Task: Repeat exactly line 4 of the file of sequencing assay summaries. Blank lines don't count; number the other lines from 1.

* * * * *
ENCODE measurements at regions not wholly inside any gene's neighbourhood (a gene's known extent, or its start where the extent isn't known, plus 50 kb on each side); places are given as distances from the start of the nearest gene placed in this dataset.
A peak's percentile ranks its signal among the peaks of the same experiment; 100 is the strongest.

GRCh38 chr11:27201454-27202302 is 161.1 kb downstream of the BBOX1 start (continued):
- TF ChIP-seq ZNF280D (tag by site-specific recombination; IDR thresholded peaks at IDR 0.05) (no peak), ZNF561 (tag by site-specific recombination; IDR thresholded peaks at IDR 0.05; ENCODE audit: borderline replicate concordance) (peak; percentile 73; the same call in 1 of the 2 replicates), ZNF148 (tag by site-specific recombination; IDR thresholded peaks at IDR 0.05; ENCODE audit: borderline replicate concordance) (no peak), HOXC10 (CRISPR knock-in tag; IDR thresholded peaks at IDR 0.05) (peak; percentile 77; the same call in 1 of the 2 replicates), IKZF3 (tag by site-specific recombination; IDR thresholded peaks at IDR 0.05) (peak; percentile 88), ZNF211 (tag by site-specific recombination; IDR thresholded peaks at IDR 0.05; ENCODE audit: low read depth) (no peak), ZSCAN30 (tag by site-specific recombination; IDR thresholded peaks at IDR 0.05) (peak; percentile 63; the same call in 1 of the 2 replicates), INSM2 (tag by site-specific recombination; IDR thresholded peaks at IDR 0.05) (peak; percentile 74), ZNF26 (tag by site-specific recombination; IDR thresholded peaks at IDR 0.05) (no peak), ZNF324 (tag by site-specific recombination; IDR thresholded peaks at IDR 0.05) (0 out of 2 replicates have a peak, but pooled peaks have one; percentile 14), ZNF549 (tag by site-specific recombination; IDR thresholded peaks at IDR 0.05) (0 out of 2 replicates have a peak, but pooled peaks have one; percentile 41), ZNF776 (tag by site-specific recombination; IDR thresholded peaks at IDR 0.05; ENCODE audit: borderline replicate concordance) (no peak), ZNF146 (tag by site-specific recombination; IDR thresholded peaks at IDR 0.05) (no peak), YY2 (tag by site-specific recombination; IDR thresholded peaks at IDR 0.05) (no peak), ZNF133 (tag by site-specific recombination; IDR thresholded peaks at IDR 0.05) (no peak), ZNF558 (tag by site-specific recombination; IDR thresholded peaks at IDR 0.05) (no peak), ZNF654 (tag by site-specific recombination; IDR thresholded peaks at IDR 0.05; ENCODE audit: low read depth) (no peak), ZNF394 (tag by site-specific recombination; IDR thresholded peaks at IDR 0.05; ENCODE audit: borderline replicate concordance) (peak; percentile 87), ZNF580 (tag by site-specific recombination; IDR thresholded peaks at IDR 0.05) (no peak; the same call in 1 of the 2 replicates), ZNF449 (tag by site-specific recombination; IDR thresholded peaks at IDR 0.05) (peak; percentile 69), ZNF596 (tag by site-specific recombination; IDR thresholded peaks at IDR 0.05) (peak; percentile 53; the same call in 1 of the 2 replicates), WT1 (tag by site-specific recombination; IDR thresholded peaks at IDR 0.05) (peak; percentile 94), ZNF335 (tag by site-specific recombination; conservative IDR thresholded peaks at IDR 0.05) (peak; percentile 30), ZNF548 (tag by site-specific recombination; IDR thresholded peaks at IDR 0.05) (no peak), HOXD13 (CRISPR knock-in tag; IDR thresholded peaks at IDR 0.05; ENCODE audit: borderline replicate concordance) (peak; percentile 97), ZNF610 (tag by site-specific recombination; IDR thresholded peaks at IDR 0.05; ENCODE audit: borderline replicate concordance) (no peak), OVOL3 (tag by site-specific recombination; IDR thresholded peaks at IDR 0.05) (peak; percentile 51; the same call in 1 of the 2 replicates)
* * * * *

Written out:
- TF ChIP-seq ZNF280D (tag by site-specific recombination; IDR thresholded peaks at IDR 0.05) (no peak), ZNF561 (tag by site-specific recombination; IDR thresholded peaks at IDR 0.05; ENCODE audit: borderline replicate concordance) (peak; percentile 73; the same call in 1 of the 2 replicates), ZNF148 (tag by site-specific recombination; IDR thresholded peaks at IDR 0.05; ENCODE audit: borderline replicate concordance) (no peak), HOXC10 (CRISPR knock-in tag; IDR thresholded peaks at IDR 0.05) (peak; percentile 77; the same call in 1 of the 2 replicates), IKZF3 (tag by site-specific recombination; IDR thresholded peaks at IDR 0.05) (peak; percentile 88), ZNF211 (tag by site-specific recombination; IDR thresholded peaks at IDR 0.05; ENCODE audit: low read depth) (no peak), ZSCAN30 (tag by site-specific recombination; IDR thresholded peaks at IDR 0.05) (peak; percentile 63; the same call in 1 of the 2 replicates), INSM2 (tag by site-specific recombination; IDR thresholded peaks at IDR 0.05) (peak; percentile 74), ZNF26 (tag by site-specific recombination; IDR thresholded peaks at IDR 0.05) (no peak), ZNF324 (tag by site-specific recombination; IDR thresholded peaks at IDR 0.05) (0 out of 2 replicates have a peak, but pooled peaks have one; percentile 14), ZNF549 (tag by site-specific recombination; IDR thresholded peaks at IDR 0.05) (0 out of 2 replicates have a peak, but pooled peaks have one; percentile 41), ZNF776 (tag by site-specific recombination; IDR thresholded peaks at IDR 0.05; ENCODE audit: borderline replicate concordance) (no peak), ZNF146 (tag by site-specific recombination; IDR thresholded peaks at IDR 0.05) (no peak), YY2 (tag by site-specific recombination; IDR thresholded peaks at IDR 0.05) (no peak), ZNF133 (tag by site-specific recombination; IDR thresholded peaks at IDR 0.05) (no peak), ZNF558 (tag by site-specific recombination; IDR thresholded peaks at IDR 0.05) (no peak), ZNF654 (tag by site-specific recombination; IDR thresholded peaks at IDR 0.05; ENCODE audit: low read depth) (no peak), ZNF394 (tag by site-specific recombination; IDR thresholded peaks at IDR 0.05; ENCODE audit: borderline replicate concordance) (peak; percentile 87), ZNF580 (tag by site-specific recombination; IDR thresholded peaks at IDR 0.05) (no peak; the same call in 1 of the 2 replicates), ZNF449 (tag by site-specific recombination; IDR thresholded peaks at IDR 0.05) (peak; percentile 69), ZNF596 (tag by site-specific recombination; IDR thresholded peaks at IDR 0.05) (peak; percentile 53; the same call in 1 of the 2 replicates), WT1 (tag by site-specific recombination; IDR thresholded peaks at IDR 0.05) (peak; percentile 94), ZNF335 (tag by site-specific recombination; conservative IDR thresholded peaks at IDR 0.05) (peak; percentile 30), ZNF548 (tag by site-specific recombination; IDR thresholded peaks at IDR 0.05) (no peak), HOXD13 (CRISPR knock-in tag; IDR thresholded peaks at IDR 0.05; ENCODE audit: borderline replicate concordance) (peak; percentile 97), ZNF610 (tag by site-specific recombination; IDR thresholded peaks at IDR 0.05; ENCODE audit: borderline replicate concordance) (no peak), OVOL3 (tag by site-specific recombination; IDR thresholded peaks at IDR 0.05) (peak; percentile 51; the same call in 1 of the 2 replicates)